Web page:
Cynthia 2Cynthia eventually was posted back to Western Australian where she worked with the Army until September 1946, assisting with preparing Discharge Certificates for returned servicemen.  “It was great to reconnect with a lot of old mates I had not seen in years,” she said.

Even after her discharge from the AWAS, Cynthia continued to work as a civilian with the Army until moving to the eastern states with friends, travelling aboard on the ‘Duntroon’ which had been a hospital ship during the war.  “I had a wonderful time in the AWAS.”

RSL Care respects the contribution of all Australian ex-servicemen and women and most particularly wishes this week to remember – honour – celebrate the contribution of our Veteran residents and clients.

G for George – Australian’s most Famous Lancaster Bomber

G for George is one of Australia’s most famous Lancaster Bombers. Part of the squadron of 500 Lancaster’s that flew over Berlin and bombed it during WWII. The assault didn’t go so well between the horrible stormy weather and enemy fighter planes  (Messerschmitt’s being the most common) G for George was one of only two Lancaster bombers to return safely to allied airspace (the other being S for Sugar), and G for George came back with all of its crew members alive. Making a total of 89 bombing runs over its career G for George defiantly earned its wings and is probably Australia’s most well-known plane.

G for George

The Bomber was left to decay after its run during WWII and was forgotten at the Fairbairn Royal Australian Air Force base until 1954 upon which it was taken to the Australian war memorial and had been on display until 1999 where it went into restoration. The intent of the restoration was to keep it as authentic to its original form as possible. The Bomber is now fully restored and on display at the Australian war memorial for all to see.

A few people who were the crew of the plane consisted of Flying Officer Critchley: Pilot, Flying officer Samson: Wireless Operator, Flight Sergeant Armstrong: Navigator, Flight Sergeant Brown: Bomb Aimer, Shaw: Rear Gunner, G. Knott: Flight Engineer, and W.Starkey: Mid Upper Gunner. Though the crew may have rotated some members between runs.

The Royal Australian Regiment Salutes Corporal Daniel Keighran VC

When Governor-General Quentin Bryce awarded Corporal Daniel Keighran with the Victoria Cross he earned a unique distinction in the history of The Royal Australian Regiment, he became the RAR’s first soldier to be awarded our nations highest award while on active service with a Battalion of the Regiment.  Since the Second World War and the formation of the RAR, there have been four Imperial Victoria Cross and two Victoria Cross for Australia Recipients.  The four Imperial awards were all members of the AATTV serving in the Vietnam War, three of them; Kevin Wheatley, Keith Payne and Ray Simpson were all WO2’s who had previously served in Battalions of the Regiment while the fourth, MAJ Peter Badcoe was an artillery officer.  In Afghanistan, two Victoria Cross of Australia awards have been made to special forces members, Mark Donaldson and  Ben Roberts-Smith of SASR, again both former RAR members.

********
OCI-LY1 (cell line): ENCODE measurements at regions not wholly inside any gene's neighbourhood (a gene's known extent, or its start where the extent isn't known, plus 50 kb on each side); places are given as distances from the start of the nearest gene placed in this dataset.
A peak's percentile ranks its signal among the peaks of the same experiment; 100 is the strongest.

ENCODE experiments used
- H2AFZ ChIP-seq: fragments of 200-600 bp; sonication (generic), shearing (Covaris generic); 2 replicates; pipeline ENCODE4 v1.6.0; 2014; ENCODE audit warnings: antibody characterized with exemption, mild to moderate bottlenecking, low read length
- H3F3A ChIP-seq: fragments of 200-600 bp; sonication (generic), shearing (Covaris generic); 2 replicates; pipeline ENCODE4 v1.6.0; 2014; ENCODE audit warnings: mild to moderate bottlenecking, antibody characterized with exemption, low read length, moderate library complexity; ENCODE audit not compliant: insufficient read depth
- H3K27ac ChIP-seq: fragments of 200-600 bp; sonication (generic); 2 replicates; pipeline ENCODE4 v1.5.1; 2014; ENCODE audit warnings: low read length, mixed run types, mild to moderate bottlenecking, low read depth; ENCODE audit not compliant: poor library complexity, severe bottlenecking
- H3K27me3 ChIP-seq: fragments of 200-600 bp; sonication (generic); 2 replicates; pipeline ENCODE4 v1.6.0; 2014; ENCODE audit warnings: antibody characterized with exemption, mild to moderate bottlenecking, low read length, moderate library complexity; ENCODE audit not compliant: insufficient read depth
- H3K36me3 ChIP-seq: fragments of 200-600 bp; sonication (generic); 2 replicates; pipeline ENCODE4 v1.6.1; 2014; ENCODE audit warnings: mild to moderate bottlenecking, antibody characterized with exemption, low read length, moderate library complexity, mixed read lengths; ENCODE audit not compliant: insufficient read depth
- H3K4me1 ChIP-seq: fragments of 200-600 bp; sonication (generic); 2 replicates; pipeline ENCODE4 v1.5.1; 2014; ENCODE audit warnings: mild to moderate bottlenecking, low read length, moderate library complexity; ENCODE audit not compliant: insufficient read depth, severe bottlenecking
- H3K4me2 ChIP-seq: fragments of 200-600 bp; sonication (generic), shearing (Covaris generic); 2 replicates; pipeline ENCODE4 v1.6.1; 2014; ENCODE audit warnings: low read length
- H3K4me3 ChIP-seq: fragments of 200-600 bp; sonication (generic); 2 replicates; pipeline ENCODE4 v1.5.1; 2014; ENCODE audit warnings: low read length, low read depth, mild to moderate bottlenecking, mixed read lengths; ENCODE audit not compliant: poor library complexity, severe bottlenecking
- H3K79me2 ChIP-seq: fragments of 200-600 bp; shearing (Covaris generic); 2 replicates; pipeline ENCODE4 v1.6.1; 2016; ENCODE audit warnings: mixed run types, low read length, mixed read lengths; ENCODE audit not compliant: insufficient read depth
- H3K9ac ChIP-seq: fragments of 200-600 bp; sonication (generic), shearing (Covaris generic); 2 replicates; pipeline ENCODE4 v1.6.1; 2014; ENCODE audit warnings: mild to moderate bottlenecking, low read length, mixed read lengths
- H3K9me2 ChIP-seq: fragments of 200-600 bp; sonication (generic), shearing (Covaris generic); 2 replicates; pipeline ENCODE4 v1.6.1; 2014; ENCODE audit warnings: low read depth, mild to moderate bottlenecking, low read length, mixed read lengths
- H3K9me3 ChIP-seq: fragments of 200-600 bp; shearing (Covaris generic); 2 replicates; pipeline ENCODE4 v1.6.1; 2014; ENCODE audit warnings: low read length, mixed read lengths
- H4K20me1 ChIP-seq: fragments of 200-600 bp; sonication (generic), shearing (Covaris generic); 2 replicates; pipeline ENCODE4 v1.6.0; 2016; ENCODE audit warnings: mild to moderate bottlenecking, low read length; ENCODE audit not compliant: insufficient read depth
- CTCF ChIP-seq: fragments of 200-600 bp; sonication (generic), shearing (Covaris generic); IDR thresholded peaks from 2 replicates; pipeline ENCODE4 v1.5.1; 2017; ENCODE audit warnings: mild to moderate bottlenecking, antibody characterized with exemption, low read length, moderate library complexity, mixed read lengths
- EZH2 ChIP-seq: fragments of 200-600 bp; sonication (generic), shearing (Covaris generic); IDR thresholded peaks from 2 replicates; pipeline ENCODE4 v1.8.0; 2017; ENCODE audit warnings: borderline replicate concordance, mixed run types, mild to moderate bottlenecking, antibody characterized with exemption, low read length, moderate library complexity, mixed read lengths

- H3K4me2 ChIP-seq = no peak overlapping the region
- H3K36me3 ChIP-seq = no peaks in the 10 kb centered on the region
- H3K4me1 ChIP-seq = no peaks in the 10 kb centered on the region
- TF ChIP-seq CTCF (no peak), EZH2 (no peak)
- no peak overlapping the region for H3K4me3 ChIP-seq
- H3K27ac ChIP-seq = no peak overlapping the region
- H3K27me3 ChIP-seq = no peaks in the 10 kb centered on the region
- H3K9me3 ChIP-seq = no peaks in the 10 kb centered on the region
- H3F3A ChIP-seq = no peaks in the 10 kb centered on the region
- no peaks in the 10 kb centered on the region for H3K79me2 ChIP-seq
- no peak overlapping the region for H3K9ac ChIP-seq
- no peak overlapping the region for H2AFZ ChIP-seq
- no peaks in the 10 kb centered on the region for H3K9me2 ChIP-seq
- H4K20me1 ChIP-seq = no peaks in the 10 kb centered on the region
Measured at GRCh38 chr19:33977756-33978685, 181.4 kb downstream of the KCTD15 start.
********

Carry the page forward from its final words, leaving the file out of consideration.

Today at the United Service Club in Brisbane, The Royal Australian Regiment Association (Queensland Branch) while celebrating the 64th birthday of the Regiment toasted the achievements of Corporal Daniel Keighran VC, the third recipient of the Victoria Cross for Australia.

The award was for service in circumstances of great peril at Derapet, Uruzgan Province in Afghanistan.  In August 2010, Corporal Keighran was involved in coordinated enemy attack from multiple firing points.  According to his official citation, he “with complete disregard for his own safety, broke cover on multiple occasions to draw intense and accurate enemy fire to identify enemy locations and direct return fire from Australian and Afghan fire support elements.”  The 29-year-old’s actions were instrumental in permitting the withdrawal of the combined Australian and Afghan patrol with no further casualties.

Speaking at the Investiture Ceremony at Government House in Canberra, CDF  General David Hurley said Corporal Keighran’s selfless actions were of the highest level of bravery.  “Corporal Keighran acted with exceptional clarity and composure that spread to those soldiers around him, giving them confidence to operate effectively in an extremely stressful and dangerous situation.”

Corporal Keighran himself said he was surprised and honoured to receive the award.  “This is a very unexpected and humbling experience and I don’t think it has really sunk in yet.  I am very proud of the boys from Delta Company, 6 RAR and how they performed that day. This award is as much for their efforts as it is for mine.  I would also like to acknowledge my family, friends and especially my wife Kathryn. They have been very supportive throughout my service and deployments and I would like to recognise and thank them.”